On 21 January 2019, representatives of 7 Thai Government agencies signed the Memorandum of Understanding on the Determination of Measures and Approaches Alternatives to Detention of Children in Immigration Detention Centres (ATD-MOU), as well as Standard Operating Procedures (SOPs) to implement the ATD-MOU starting in September 2020. The ATD-MOU was a concrete outcome of a pledge made by Prime Minister Prayut Chan-o-cha during the 2016 Leaders’ Summit on Refugees at the United Nations in New York. At the summit, he publicly pledged to end the immigration detention of refugee and asylum seeker children in Thailand. 

Ever since the ATD-MOU was signed 3 years ago, IDC and HOST International have worked in partnership to collate and strengthen the evidence-base that can be used to increase practical understanding of community-based, rights-based, and gender-responsive ATD within the Thai urban refugee context. IDC and HOST have also been working together, and with various local partners, to strengthen ATD policy and practice in Thailand during this time

To mark the 3rd anniversary of the ATD-MOU, IDC, HOST International and the Embassy of Canada to Thailand organised an event: “Strengthening Community-based ATD in Thailand: Lessons Learned From the Past 3 Years.” This event was funded by the Canada Fund for Local Initiatives (CFLI) and was held at the Novotel Sukhumvit Bangkok on 28 February 2022.

Over 60 people attended from a diverse group of stakeholders, including government agencies, civil society organisations, UN agencies, and diplomatic missions. Attendees came together to share and discuss the growing evidence-base, as well as critical pathways to shift focus from enforcement-focused models of ATD, towards ATD that is centred on community-based protection and care for all children and their families. The event began with opening remarks by Her Excellency. Dr. Sarah Taylor, the Ambassador of the Embassy of Canada to Thailand. She called on everyone to consider the crisis in Ukraine, and the stark reminder it gives us all that refugees and people seeking asylum flee their countries by no fault of their own, and security risk must be carefully assessed, not assumed. Dr. Taylor affirmed that the detention of people seeking asylum must only be used as an absolute last resort, and the detention of children is never justified.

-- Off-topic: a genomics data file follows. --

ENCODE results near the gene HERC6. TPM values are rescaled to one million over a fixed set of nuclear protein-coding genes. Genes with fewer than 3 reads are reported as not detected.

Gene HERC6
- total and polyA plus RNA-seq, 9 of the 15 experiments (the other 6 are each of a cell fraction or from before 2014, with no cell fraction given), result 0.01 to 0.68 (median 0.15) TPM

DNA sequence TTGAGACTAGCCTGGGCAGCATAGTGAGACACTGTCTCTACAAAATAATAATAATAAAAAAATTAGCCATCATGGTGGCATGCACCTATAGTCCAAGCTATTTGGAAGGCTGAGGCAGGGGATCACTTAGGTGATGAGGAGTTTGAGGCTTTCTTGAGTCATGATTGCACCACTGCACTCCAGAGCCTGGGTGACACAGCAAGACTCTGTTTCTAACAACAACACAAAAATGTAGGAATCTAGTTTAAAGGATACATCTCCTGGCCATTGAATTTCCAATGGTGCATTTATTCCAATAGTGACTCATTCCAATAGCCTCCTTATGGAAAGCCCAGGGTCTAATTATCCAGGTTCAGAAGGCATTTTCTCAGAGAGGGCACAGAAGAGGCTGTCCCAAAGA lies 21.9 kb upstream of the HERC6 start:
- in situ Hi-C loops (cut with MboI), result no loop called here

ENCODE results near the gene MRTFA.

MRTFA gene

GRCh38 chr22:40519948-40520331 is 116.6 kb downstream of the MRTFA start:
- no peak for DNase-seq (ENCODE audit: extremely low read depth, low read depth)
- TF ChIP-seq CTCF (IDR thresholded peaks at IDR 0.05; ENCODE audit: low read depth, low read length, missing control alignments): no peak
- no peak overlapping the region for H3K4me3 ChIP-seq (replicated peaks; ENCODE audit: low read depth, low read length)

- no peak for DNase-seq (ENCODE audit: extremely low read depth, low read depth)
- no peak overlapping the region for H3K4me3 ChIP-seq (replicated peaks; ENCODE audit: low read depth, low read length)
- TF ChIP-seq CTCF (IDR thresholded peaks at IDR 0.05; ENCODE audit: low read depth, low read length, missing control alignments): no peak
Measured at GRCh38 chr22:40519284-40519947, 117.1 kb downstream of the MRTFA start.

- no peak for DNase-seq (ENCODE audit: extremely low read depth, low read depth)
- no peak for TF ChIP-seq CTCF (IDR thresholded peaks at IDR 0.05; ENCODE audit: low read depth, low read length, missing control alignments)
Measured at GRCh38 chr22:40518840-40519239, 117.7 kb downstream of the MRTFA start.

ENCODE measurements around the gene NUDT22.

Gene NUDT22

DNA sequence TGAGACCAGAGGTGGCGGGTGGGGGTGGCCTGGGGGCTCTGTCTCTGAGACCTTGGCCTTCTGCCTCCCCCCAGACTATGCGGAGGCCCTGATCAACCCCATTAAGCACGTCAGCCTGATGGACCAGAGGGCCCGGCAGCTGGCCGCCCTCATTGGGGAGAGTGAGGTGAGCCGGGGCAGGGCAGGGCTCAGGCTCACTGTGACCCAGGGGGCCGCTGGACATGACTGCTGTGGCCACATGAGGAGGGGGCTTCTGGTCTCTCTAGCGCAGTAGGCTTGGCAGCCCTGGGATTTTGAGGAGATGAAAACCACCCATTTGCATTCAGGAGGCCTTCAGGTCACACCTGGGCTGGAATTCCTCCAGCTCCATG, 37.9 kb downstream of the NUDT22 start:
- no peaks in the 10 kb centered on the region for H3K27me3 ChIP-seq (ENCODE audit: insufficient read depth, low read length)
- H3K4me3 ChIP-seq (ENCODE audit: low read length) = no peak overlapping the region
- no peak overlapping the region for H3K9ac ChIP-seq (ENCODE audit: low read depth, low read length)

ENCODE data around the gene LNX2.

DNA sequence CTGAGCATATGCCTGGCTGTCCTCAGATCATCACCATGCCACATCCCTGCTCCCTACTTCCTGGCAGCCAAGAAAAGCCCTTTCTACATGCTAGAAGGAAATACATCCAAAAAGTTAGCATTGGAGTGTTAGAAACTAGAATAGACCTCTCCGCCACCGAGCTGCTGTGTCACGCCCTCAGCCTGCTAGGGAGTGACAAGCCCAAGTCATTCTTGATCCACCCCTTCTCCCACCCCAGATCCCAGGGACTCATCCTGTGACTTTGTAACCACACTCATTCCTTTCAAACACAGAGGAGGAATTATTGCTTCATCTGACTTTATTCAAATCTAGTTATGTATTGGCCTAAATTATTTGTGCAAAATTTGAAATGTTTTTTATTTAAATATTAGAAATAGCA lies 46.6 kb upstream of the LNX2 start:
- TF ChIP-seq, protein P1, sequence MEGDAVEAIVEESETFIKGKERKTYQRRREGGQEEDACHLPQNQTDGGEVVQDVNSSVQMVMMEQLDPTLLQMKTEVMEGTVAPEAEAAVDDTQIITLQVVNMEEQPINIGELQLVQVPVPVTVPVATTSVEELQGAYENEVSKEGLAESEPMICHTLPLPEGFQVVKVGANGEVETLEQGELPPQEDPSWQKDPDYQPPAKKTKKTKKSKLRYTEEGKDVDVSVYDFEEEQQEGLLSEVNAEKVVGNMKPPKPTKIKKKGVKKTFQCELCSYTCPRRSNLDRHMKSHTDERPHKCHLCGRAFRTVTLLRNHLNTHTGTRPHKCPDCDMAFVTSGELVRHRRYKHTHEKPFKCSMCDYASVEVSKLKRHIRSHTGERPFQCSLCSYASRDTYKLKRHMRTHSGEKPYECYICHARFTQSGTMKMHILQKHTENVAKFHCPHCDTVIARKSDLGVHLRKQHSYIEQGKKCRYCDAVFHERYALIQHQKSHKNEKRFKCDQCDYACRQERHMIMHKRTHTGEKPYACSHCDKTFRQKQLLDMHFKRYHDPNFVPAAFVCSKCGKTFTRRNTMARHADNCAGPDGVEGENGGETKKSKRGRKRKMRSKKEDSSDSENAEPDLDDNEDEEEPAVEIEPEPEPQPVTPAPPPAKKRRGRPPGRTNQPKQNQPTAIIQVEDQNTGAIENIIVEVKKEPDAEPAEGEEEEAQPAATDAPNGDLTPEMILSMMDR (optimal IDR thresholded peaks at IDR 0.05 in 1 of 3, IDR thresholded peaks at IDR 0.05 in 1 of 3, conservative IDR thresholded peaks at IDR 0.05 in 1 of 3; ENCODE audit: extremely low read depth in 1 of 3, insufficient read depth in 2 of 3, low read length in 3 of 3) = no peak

Her Excellency. Dr. Sarah Taylor, the Ambassador of the Embassy of Canada to Thailand

These important remarks were followed by Laddawan Tantivithayapitak, President of HOST International Foundation Thailand, who emphasised HOST International’s mission to make life better for people on the move in Thailand by fostering humanity, hope, and dignity for all. Tantivithayapitak reflected on the partnership between HOST International and the Department of Children and Youth (DCY), as well as other key stakeholders who have supported children and their families being released from immigration detention since 2018, through a community-based Case Management programme.

Laddawan Tantivithayapitak, President of HOST International Foundation Thailand

Yuhanee Jekha, Regional Programme Manager at HOST International, then presented the independent evaluation report of HOST’s community-based Case Management programme conducted in 2021. This report highlighted the programme’s successes, lessons learned, and recommendations for specific interventions to bring more humanity and dignity to the urban refugee experience in Thailand. For example, following release from detention many children and their families found it very difficult to navigate complex legal systems, to meet basic daily needs, to access and pay for health care, manage finances, and participate in education. To address these issues, community-based Case Management in urban areas has proven to work extremely well and has excellent potential to grow to scale. In Thailand, this approach is cost-effective, supports compliance with immigration requirements, and leads to improved well-being by providing holistic and tailored support. This approach also requires strong partnership, the ongoing involvement of local communities, and long-term investment to support strengthened migration governance outcomes in Thailand. For more information about this evaluation, please contact HOST International.

Yuhanee Jekha, Regional Programme Manager at HOST International

The event also featured a panel, which included Suthida Srimongkol, Director of Protection System Development Sub-Division at the Department of Children and Youth (DCY), Ministry of Social Development and Human Security, and Pasatree Comwong, Senior Social worker at Save the Children Thailand. The panel discussion was moderated by Parinya Boonridrerthaikul, Child Protection Officer at UNICEF Thailand. 

Srimongkol shared an overview of the child protection system being implemented at the sub-district level by DCY since 2017, and discussed the localisation of child protection such as the Sub-district Child Protection System (SD-CPS), the Child Maltreatment Surveillance Tool (CMST), and the Child Protection Information System (CPIS). She underlined that case management is key to both short-term and long-term protection of children, as an effective case manager plays a vital role for children and families who are rebuilding their lives in the community. DCY also works at the district and provincial levels to build the capacity of local authorities and equip them with the skills and tools needed to work with children. Srimongkol welcomed civil society to partner with DCY in these efforts to strengthen child protection mechanisms within local communities.